Another provision forwarded by the 1978 Constitutional Convention that has had a long-term impact on the way government does business in Hawaii was the transfer of the power to impose the real property tax from the state to the counties.
The real property tax had been one of a number of targets for the counties as means to find alternative sources of funding for county operations. Proposals had ranged from giving the counties the power to levy an income tax to an additional rate on the general excise tax. However, the more obvious tax was the real property tax as the counties had been the beneficiaries of this tax for years.
While the counties received the benefits, that is the collection of the tax, and did have the ability to set the real property tax rate, the policy as reflected in the tax was set by the state legislature. In fact, the counties had very little control over their financial destiny through much of the early years of statehood. As late as the days just before statehood, the territorial treasurer determined how much each county would get out of the real property tax and for many years there was actually a dollar cap on how much real property taxes could be raised.
Thus county officials came to the 1978 Constitutional Convention with a vengence, they wanted autonomy insofar as their fiscal destiny. They promised convention delegates that if they were given the power over the real property tax they would be able to raise the money they needed to operate their governments and that they would never again have to bother the state legislature.
Others like the Tax Foundation saw numerous flaws in the idea of giving the counties complete control over the real property tax. A major hurdle would be to keep track of each county and how they decided to set policy for each county wanting to do its own thing. Indeed the convention delegates thought that if the counties went out and did their own thing immediately, it would turn the property tax situation into turmoil. Convention delegates also felt that once the counties had the power over the tax they might regret it.
As a result, the convention delegates added a provision to the transfer of the property tax to the counties which basically mandated that the counties adhere to a uniform method of assessment in all counties and required the counties to honor all existing exemptions and dedication provisions for an eleven-year period. Why eleven? Well, with a mandatory call for a convention required every ten years, convention delegates thought that another convention might want to take a look at the situation before that eleven-year period expired.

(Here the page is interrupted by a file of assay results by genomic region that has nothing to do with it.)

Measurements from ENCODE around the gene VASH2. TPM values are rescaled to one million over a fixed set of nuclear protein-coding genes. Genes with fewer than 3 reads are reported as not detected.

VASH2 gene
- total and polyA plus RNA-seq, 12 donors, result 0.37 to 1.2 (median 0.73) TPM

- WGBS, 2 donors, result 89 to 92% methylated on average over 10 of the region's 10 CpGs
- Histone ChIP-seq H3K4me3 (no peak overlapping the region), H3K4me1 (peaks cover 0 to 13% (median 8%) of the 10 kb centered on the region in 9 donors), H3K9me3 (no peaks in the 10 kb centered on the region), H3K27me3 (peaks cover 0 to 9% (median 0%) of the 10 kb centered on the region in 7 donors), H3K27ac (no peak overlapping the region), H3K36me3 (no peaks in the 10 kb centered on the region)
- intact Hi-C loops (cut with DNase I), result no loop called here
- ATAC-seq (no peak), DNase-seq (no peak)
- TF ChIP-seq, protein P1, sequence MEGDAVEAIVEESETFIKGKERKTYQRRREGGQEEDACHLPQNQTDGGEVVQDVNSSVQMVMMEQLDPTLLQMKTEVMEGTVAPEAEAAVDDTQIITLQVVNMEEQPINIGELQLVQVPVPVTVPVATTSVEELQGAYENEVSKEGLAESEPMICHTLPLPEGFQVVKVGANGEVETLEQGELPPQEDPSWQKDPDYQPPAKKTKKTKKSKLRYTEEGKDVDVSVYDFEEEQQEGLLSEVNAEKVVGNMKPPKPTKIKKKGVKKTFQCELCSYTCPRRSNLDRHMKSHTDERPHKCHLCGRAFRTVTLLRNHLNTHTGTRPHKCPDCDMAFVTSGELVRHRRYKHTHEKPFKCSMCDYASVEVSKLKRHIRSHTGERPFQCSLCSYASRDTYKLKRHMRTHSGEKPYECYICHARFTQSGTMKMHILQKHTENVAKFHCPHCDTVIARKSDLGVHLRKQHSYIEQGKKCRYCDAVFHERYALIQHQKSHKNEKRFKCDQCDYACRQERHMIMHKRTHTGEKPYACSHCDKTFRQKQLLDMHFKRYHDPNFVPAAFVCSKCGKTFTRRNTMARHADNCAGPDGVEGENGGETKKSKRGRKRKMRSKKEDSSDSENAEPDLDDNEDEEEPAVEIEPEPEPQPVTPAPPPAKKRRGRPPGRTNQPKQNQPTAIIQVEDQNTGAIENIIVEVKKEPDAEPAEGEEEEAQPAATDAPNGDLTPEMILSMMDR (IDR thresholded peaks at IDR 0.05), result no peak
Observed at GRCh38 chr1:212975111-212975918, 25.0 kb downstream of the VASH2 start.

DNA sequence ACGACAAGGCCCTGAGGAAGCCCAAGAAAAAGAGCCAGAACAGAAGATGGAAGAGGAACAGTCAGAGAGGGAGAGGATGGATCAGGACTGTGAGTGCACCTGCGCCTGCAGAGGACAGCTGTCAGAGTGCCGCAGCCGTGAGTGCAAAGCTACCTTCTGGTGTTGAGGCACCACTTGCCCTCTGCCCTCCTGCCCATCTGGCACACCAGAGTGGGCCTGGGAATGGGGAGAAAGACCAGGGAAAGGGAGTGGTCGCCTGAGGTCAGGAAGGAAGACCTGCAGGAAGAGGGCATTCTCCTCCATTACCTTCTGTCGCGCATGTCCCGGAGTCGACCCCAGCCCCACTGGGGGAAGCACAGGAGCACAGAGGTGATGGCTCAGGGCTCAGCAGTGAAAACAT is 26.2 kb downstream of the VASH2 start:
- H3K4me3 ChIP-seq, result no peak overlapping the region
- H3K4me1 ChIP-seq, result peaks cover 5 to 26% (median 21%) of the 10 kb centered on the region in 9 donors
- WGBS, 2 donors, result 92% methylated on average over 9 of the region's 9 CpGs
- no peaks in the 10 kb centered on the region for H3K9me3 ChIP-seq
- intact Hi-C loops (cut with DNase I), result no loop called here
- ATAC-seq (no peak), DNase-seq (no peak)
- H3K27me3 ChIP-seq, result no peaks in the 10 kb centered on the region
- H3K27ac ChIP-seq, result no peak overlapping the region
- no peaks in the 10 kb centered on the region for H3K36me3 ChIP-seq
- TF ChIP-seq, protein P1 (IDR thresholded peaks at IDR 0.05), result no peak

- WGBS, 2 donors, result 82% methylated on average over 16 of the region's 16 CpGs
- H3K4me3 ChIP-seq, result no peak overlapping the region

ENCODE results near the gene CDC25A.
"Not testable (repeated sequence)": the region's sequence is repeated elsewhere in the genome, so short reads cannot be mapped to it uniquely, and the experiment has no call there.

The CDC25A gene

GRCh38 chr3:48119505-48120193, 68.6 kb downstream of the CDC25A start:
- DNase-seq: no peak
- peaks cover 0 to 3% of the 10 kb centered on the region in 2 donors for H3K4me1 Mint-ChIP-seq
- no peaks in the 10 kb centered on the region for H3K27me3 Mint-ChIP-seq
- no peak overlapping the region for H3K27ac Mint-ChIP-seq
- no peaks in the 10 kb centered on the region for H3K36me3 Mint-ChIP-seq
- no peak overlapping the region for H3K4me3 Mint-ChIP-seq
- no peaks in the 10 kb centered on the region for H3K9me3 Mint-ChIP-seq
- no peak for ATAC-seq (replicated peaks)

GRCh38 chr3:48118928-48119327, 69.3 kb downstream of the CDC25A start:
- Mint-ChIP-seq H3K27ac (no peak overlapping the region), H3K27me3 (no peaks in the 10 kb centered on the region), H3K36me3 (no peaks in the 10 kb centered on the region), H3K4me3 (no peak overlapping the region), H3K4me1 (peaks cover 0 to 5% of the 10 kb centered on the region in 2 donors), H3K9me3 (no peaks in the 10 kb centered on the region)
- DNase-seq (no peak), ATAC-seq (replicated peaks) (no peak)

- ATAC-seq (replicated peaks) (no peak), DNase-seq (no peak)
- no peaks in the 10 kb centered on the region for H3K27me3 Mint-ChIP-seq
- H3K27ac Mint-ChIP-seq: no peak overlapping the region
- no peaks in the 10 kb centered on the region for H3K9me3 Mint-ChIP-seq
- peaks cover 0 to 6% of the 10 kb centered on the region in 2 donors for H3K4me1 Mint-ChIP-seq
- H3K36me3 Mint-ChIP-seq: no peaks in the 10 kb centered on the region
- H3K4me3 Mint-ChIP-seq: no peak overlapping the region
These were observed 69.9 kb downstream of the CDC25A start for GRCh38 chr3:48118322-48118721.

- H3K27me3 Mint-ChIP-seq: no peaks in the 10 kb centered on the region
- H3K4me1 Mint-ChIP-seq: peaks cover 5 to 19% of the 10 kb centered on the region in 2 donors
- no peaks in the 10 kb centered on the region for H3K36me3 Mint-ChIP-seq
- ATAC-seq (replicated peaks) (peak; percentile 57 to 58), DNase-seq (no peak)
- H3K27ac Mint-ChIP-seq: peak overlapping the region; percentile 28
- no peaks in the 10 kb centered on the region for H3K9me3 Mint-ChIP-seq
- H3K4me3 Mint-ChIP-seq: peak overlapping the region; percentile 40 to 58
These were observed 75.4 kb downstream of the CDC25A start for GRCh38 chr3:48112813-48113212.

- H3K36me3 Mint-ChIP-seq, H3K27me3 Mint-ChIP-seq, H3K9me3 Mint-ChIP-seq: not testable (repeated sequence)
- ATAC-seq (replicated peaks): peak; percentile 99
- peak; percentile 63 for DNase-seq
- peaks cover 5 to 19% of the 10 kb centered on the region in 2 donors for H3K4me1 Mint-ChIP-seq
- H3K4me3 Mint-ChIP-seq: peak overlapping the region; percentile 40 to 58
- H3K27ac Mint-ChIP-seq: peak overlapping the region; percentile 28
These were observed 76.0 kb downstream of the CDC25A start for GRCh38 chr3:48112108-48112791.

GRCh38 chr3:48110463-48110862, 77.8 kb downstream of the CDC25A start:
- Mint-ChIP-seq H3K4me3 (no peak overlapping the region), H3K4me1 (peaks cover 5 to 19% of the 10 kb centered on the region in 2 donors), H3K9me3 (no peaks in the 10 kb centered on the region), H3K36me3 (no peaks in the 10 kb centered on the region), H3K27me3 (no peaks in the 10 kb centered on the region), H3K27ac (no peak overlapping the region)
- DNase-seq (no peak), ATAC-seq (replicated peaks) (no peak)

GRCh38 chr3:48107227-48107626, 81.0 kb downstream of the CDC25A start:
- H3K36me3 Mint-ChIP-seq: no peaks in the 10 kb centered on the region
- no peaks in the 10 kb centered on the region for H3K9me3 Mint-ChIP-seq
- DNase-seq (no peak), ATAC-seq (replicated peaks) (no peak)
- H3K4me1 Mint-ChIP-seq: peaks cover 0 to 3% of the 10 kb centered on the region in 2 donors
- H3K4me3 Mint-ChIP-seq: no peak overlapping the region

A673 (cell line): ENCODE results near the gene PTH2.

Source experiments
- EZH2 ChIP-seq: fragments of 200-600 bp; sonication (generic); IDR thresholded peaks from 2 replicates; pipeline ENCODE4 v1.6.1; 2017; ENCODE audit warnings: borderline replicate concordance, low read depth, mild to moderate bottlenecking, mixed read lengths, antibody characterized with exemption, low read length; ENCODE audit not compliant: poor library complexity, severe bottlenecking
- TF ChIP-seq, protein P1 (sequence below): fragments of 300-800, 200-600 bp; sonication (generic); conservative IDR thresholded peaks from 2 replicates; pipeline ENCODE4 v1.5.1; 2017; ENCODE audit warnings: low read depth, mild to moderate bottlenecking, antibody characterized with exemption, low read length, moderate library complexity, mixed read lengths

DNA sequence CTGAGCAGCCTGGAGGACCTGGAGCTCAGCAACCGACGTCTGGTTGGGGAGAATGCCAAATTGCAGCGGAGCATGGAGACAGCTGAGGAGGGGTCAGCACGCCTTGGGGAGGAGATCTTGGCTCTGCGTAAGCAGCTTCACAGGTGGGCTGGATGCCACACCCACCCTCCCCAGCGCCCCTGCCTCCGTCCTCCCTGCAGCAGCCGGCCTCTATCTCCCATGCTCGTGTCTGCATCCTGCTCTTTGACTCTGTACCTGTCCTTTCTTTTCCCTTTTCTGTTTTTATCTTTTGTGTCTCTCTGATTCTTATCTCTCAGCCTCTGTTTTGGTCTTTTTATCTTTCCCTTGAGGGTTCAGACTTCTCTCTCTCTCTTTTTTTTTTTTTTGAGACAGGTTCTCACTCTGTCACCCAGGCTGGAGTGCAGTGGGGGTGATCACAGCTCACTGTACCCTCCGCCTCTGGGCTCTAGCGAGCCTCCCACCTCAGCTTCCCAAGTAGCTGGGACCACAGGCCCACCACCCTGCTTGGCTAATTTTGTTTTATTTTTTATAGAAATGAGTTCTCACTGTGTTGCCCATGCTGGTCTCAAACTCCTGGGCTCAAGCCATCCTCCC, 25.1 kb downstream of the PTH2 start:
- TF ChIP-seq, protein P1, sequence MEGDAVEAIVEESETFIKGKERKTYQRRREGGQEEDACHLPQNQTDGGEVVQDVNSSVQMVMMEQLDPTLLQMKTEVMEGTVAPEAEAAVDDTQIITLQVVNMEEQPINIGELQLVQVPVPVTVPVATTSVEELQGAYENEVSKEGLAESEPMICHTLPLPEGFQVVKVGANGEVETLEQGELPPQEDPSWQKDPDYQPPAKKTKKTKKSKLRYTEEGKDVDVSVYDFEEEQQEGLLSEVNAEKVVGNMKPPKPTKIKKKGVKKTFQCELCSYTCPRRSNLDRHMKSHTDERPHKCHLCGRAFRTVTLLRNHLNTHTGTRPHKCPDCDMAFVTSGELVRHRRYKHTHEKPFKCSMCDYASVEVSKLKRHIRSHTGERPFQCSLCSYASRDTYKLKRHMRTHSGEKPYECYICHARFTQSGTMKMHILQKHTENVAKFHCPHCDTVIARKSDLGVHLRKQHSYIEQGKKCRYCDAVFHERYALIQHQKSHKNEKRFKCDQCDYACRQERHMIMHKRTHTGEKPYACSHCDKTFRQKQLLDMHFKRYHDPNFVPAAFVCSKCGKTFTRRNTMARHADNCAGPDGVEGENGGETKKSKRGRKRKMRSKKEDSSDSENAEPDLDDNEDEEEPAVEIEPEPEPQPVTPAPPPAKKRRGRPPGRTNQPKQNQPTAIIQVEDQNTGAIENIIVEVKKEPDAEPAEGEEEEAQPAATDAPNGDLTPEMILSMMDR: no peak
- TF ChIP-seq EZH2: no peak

As history now knows, the eleven years came and went and the counties continue to administer and control the real property tax. However, that is not to say that they went away and never bothered the state again. On the contrary, less than ten years later, they were back at the legislature asking for another source of financing and this time they came away with a portion of the transient accommodations tax (TAT).
While the counties continue to manage the real property tax, one more problem remains in consummating the complete transfer of the tax and that is the exemption of public utility property from the tax provided under state law. The tax that public utilities pay, called the public service company (PSC) tax, is imposed in place of the general excise tax and the property tax. It is that latter tax that continues to bother county officials.
The state tax paid by utilities imposes a rate higher than the general excise tax rate of 4% theoretically to account for the amount that the utilities would otherwise have paid in property taxes. The problem is that the exemption from real property taxes has continued, thus preventing the counties from collecting property taxes from these businesses.
Now one county has decided to impose the property tax despite efforts to seek a sharing of the revenues the state currently collects under the PSC tax. Since the state refused to share those revenues, the counties seem to be justified in getting what is truly theirs.
The long and short of it is that if the state does not share the receipts of the state tax nor does it lower the tax rate to 4% and the counties begin to impose the real property tax, the only losers in this equation will be the customers of the utilities. It seems that if the state is unwilling to lower the rate, then it has a responsibility to share those revenues with the counties as a means of preventing the imposition of the real property tax on utilities and ultimately their customers in what amounts to a double tax.